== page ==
MTR Corp Ltd v Tsang Kin Shing

Court of First Instance
Magistracy Appeal No 170 of 2017
Judianna Barnes J
19 April, 7 June 2018

Criminal law and procedure — without written authority of MTR Corporation, posting matters, namely stickers, in concourse of MTR station being railway premises — burden on defence to prove existence of written authority — Mass Transit Railway By-laws (Cap. 556B, Sub. Leg.) s. 32(a) — Human rights — freedom of speech and expression — prohibition not unconstitutional and not unreasonably restrictive of freedom of expression — prohibition satisfied proportionality test

D was convicted of posting matter, namely stickers, on the railway premises at the concourse of an MTR Station without the written authority of the MTR Corporation Ltd (MTR), contrary to By-laws 32(a) and 43 of the Mass Transit Railway By-laws (Cap. 556B, Sub. Leg.). The Magistrate found that although the Hong Kong Bill of Rights (“HKBOR”) bound the MTR, the charge did not contravene the Basic Law (“BL”) or HKBOR, nor was it unconstitutional. Further, the phrase “unless authorized in writing by the [MTR]” in By-law 32(a) was a negative averment and so the burden was on D to prove it had written authority on the balance of probabilities. D appealed against conviction, arguing that: (a) the Magistrate erred in finding that By-law 32(a) was constitutional, given that the By-law was a blanket ban on posting matter on MTR premises without authority and was a disproportionate infringement of D’s freedom of speech and expression; (b) the Magistrate erred in finding that the prosecution had discharged its burden of proof on the constitutional issue, as it had not adduced evidence to prove the legitimate purpose of the making of the By-law and a rational connection with the legitimate purpose; and (c) the offence had not been proved as the phrase “unless authorized in writing by the [MTR]” was an element of the offence and not a negative averment, and the prosecution had only adduced hearsay evidence on this point. The prosecution did not dispute the applicability of the HKBOR or BL to the MTR, but contended that there was a clear legal basis for the restriction, and the phrase “without the written authority” was not an element of the offence.

Held, dismissing the appeal, that:

1) It was beyond question that the MTR was a public authority, and therefore pursuant to s. 7 of the Hong Kong Bill of Rights Ordinance (Cap. 383), the HKBOR was binding on it. The MTR was also bound by the BL. (See paras. 39-42.)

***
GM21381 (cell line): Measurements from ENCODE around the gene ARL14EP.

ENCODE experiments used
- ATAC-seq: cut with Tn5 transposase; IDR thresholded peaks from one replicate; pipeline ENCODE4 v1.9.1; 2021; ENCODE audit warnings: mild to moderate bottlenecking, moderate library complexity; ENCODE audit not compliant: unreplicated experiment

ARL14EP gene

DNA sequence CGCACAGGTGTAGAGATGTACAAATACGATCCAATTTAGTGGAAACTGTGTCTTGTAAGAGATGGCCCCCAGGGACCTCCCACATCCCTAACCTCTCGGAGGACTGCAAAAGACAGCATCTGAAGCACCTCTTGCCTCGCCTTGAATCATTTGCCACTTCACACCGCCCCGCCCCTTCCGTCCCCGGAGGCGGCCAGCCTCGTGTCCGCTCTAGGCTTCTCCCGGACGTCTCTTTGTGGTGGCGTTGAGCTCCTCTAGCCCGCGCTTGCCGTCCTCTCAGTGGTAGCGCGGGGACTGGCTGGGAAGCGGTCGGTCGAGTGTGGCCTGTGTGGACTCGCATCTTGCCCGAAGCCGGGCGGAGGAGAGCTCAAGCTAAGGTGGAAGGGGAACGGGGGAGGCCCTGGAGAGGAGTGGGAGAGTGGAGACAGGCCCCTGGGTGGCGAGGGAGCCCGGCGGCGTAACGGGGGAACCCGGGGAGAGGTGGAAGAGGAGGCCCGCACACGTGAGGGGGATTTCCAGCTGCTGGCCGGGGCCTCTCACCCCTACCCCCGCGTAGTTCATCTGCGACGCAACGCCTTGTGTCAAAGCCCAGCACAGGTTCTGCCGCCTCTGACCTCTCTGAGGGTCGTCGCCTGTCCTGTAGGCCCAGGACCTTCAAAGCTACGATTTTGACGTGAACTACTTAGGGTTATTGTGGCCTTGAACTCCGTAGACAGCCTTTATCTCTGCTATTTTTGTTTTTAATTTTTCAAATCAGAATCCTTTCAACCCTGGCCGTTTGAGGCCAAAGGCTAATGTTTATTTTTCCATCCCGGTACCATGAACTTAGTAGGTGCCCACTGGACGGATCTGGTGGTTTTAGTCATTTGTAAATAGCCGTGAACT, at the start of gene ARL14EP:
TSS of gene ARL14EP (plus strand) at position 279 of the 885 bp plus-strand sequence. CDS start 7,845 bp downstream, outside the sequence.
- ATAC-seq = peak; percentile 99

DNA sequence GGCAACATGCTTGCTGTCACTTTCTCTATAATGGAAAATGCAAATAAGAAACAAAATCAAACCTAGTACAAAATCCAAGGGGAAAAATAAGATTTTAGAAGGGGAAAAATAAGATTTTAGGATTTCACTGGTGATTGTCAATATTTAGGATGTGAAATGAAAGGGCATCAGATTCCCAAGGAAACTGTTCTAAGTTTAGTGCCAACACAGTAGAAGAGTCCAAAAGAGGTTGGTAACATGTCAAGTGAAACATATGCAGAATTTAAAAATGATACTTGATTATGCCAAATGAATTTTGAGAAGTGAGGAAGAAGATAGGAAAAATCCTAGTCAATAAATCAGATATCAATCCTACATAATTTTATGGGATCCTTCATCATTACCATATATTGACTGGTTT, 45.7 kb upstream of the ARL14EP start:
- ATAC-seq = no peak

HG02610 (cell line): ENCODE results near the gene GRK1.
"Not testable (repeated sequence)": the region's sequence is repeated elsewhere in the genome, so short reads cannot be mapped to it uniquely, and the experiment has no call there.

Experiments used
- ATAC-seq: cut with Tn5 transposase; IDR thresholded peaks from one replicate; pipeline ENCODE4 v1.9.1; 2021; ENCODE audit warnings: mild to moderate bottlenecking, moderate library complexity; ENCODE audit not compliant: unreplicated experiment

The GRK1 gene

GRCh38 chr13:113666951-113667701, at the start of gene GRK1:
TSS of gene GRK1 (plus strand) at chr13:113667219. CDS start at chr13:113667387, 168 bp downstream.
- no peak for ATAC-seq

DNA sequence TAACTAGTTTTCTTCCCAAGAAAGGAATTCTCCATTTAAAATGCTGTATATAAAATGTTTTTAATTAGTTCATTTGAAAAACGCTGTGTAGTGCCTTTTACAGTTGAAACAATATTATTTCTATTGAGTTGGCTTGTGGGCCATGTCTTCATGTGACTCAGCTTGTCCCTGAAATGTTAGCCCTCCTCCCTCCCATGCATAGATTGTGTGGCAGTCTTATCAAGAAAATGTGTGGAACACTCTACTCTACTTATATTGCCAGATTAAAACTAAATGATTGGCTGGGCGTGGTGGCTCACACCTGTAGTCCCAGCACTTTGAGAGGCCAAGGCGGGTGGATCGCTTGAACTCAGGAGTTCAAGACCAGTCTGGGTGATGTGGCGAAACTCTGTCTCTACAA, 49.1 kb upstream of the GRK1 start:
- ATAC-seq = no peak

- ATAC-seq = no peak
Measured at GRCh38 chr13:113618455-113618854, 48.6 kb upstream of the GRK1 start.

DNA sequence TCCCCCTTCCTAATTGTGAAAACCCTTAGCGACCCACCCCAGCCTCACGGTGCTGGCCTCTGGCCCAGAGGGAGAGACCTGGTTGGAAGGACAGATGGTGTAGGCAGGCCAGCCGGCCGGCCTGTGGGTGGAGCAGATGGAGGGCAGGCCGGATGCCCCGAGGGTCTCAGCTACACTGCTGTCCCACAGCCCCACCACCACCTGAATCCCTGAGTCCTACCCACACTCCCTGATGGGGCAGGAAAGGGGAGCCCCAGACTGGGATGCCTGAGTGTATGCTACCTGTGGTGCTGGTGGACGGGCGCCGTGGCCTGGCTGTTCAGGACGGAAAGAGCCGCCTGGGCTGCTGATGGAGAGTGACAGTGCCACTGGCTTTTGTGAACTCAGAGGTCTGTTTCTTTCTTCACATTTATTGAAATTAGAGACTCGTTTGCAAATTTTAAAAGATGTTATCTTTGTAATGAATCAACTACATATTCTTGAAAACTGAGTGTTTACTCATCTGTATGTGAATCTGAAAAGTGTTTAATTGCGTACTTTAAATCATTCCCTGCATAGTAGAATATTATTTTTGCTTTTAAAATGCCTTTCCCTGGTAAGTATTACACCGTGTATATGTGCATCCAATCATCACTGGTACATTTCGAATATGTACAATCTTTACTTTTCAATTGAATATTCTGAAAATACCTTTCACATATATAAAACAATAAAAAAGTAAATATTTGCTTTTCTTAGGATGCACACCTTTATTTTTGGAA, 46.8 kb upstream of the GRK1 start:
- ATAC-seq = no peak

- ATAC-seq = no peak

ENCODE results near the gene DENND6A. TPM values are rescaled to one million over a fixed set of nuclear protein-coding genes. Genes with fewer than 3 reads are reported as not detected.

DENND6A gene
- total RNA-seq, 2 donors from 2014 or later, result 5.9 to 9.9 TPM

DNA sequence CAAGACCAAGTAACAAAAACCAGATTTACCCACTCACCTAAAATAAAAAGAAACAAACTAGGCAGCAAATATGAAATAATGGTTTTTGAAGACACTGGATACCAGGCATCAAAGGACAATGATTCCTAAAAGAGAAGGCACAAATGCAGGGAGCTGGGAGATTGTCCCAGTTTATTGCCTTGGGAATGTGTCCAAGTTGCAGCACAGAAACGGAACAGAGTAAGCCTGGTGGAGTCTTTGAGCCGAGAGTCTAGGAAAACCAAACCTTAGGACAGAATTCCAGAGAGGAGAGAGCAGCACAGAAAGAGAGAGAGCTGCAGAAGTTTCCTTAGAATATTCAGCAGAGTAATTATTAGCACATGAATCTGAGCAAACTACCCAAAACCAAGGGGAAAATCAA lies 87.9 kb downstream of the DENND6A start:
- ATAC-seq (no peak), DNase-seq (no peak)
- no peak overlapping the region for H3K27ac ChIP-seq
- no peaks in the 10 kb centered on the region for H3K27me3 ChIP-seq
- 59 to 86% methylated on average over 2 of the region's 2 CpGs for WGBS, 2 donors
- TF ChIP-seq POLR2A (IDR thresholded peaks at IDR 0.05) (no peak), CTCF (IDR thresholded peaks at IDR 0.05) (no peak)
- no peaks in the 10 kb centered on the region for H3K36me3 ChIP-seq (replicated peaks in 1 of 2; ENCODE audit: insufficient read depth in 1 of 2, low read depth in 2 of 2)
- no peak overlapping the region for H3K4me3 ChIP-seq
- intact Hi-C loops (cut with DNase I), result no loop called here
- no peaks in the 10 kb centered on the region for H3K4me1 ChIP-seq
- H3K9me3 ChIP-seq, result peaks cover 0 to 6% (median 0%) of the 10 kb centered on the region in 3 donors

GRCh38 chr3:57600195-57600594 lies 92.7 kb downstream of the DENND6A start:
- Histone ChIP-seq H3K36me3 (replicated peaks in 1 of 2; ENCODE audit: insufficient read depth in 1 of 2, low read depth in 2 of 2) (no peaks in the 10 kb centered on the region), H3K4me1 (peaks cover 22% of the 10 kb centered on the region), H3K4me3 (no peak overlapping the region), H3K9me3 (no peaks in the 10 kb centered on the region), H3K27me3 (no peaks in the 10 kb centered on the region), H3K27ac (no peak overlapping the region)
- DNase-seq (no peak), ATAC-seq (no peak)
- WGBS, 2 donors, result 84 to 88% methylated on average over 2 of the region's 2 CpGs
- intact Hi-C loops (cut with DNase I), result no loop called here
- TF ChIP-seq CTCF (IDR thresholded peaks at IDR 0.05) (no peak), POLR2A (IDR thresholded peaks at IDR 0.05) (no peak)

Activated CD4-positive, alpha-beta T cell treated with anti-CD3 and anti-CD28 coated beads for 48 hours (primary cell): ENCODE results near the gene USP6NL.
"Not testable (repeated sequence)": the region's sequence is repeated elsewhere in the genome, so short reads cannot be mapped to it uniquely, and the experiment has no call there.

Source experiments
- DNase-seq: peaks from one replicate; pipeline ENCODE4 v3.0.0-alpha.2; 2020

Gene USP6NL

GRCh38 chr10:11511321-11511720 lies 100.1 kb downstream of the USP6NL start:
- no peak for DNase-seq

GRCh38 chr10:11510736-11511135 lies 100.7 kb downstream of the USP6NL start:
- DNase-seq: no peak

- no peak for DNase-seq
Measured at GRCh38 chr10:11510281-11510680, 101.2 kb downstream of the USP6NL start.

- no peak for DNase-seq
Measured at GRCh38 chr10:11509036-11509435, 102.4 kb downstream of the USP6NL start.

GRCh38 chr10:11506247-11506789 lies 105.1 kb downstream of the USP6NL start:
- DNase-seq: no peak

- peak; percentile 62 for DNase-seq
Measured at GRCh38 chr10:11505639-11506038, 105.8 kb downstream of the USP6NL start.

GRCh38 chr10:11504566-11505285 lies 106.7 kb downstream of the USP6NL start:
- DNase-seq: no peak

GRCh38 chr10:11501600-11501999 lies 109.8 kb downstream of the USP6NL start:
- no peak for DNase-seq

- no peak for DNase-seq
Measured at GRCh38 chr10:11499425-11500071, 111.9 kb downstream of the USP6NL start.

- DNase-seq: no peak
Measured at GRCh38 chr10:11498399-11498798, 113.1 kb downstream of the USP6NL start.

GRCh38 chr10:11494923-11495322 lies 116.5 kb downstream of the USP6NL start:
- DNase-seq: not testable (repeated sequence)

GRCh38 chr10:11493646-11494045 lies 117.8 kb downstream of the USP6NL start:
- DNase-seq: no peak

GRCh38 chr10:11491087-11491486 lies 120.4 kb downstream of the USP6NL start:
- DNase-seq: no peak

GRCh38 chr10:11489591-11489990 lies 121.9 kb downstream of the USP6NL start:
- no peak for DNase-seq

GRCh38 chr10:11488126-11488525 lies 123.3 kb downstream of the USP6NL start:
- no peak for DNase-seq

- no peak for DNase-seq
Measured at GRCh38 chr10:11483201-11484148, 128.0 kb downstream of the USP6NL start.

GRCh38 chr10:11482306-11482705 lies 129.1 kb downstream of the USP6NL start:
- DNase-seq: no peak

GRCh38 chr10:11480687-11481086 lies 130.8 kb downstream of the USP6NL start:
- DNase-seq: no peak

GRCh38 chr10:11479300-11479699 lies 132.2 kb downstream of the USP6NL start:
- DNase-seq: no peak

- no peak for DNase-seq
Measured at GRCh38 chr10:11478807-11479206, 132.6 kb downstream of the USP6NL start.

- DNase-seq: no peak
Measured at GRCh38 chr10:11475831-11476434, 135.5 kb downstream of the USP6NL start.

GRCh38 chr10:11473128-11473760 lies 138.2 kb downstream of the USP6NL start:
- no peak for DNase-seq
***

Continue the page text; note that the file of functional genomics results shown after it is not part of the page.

2) The restriction in By-law 32(a) had a clear legal basis and background reasons. Freedom of expression was not absolute and the By-Law only regulated one mode of expression by D. The By-law was not “across the board” and the arbitrary posting of stickers could block people or signage or affect the rights and interests of advertisers authorised by the MTR. The balancing exercise did not have to take account of the fact that stickers could be removed easily. Further, save where the MTR premises could be regarded as a public place for the purpose of the Public Order Ordinance (Cap. 245), railway premises were not public places but the MTR’s property. As such, the justification for the restriction in the By-law, namely to protect the property interests of the MTR, had to be given very substantial weight and the By-law satisfied the proportionality test (HKSAR v Ng Kung Siu [1999] 3 HKLRD 907, HKSAR v Chow Nok Hang (2013) 16 HKCFAR 837, HKSAR v Fong Kwok Shan (2017) 20 HKCFAR 425 applied). (See paras. 43-59, 62-64.)

3) It was not necessary for the prosecution to call the management of the MTR to give evidence, since a prosecution witness had testified that had there been approval for the authority to post stickers, he would have been notified about it. (See para. 60.)

4) The phrase “unless authorized in writing by the [MTR]” was not an element of the offence. Instead, it was a negative averment and exception to or exemption from the offence under s. 94A of the Criminal Procedure Ordinance (Cap. 221). As such, the burden of proving the existence of written authority lay on D on the balance of probabilities (Tse Mui Chun v HKSAR (2003) 6 HKCFAR 601, Tong Yiu Wah v HKSAR (2007) 10 HKCFAR 324 distinguished). (See paras. 73-76.)


This was an appeal against conviction for posting matter on MTR premises without written authority contrary to By-laws 32(a) and 43 of the Mass Transit Railway By-laws (Cap. 556B, Sub. Leg.) imposed by Ms Debbie Ng in the Magistrates’ Court. The facts are set out in the judgment.



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